One of the challenges in extracting oil from unconventional resources using hydraulic fracturing and horizontal drilling techniques is the low primary recovery rate, which is caused by the ultra-small permeability of these resources. Consequently, it is essential to investigate gas injection methods to produce the trapped oil in shale formations. However, the injection process can cause asphaltene depositions inside the reservoir, leading to plugging of pores and oil recovery (OR) reduction. There has been limited research on using gas injection techniques to improve oil production in tight/unconventional resources, although carbon dioxide (CO2) and gas-enhanced oil recovery methods have been used in conventional resources. In order to determine whether or not the cyclic (huff-n-puff) CO2 process improves OR and aggravates asphaltene precipitation, a rigorous experimental investigation was undertaken utilizing filter membranes and Eagle Ford shale cores. After the minimum miscibility pressure was calculated for CO2, various injection pressures were selected to perform CO2 huff-n-puff experiments. Investigations were carried out at 70 °C on injection pressure, cycle number, production time, and huff-And-puff mode injection. The results demonstrated that when the pore size structure of the membranes used was smaller and gas injection cycles increased, a higher asphaltene weight percent (wt %) was determined during the static experiments (i.e., employing filter paper membranes). Miscibility improved OR in dynamic testing (i.e., using shale cores), but a more oil-wet system was detected in wettability measurements taken following CO2 huff-And-puff tests. The plugging impact of asphaltene particles on the pore structure was studied using optical microscopy and scanning electron microscopy imaging. Following the huff-And-puff tests, a mercury porosimeter revealed how severely the pores were plugged, and after the CO2 tests, the pore size distribution reduced as a consequence of asphaltene deposition. This study examines the significance of CO2 injection in OR under miscible/immiscible conditions to identify the critical parameters that could impact the effectiveness of CO2 huff-n-puff operation in unconventional formations.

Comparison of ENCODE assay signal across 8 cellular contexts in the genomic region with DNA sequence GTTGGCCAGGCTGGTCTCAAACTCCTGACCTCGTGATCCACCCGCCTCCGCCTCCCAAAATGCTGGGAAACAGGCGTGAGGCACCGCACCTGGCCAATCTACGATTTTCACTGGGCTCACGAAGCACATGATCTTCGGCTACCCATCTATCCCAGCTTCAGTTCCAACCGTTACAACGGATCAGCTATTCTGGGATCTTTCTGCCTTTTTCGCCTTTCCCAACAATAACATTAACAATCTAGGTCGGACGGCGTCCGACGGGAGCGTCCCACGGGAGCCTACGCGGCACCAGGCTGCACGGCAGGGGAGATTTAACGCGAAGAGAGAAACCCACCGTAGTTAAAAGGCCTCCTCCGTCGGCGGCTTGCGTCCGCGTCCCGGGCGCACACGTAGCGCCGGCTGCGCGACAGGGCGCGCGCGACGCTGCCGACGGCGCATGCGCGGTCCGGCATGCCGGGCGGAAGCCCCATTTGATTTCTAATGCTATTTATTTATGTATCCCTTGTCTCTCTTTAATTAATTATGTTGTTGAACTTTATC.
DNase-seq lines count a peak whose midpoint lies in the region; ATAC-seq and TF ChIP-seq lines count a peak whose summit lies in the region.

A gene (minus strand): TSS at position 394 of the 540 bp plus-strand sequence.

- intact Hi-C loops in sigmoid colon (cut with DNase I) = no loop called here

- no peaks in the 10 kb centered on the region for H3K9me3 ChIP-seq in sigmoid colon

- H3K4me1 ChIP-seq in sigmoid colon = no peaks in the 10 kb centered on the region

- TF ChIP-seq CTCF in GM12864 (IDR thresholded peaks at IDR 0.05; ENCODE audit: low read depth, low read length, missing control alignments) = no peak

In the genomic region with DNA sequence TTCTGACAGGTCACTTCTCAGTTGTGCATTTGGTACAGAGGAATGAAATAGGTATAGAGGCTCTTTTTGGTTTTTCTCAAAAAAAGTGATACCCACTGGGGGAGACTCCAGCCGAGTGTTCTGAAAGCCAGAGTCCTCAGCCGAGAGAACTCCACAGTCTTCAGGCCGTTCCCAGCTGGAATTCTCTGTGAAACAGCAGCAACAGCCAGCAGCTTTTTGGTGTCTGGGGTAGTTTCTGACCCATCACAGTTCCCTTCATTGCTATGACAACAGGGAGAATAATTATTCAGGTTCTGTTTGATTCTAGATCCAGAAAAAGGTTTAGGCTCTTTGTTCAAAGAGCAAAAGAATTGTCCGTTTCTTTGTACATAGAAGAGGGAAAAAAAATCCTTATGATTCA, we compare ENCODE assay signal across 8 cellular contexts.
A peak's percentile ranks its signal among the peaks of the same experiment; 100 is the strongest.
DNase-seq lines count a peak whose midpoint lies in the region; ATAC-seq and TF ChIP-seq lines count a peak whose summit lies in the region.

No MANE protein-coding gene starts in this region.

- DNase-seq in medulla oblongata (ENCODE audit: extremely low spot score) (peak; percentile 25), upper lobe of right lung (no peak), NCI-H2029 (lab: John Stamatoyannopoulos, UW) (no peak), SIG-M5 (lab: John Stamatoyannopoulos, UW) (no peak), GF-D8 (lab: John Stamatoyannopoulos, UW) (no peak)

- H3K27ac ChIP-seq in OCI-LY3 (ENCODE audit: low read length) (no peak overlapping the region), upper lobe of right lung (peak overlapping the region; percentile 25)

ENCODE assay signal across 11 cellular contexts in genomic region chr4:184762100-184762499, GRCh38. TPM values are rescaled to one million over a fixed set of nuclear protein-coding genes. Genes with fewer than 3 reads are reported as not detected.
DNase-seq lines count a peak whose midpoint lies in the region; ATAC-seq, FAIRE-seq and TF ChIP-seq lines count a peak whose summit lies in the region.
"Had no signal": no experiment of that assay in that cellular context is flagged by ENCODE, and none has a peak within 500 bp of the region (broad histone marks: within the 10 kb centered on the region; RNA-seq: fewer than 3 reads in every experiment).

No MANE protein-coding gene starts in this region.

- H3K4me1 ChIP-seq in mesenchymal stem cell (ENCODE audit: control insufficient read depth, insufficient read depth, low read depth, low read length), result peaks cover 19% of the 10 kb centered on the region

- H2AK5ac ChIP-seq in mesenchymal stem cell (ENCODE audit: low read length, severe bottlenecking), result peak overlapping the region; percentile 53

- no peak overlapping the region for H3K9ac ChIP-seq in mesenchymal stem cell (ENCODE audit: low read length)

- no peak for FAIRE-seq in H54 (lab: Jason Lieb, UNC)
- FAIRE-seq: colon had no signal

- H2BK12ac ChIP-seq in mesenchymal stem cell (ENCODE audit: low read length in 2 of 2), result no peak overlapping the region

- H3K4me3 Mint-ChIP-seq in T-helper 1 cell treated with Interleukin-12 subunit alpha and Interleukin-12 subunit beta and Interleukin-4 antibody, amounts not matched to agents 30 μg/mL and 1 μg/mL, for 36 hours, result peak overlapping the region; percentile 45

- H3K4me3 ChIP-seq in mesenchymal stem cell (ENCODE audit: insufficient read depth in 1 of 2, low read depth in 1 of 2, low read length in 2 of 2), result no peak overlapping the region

Geosciences and Geological and Petroleum Engineering


National Science Foundation, Grant CBET-1932965

International Standard Serial Number (ISSN)

1520-5029; 0887-0624

Document Type

Article - Journal

Document Version

Final Version

File Type





© 2023 American Chemical Society, All rights reserved.

Publication Date

01 Jan 2022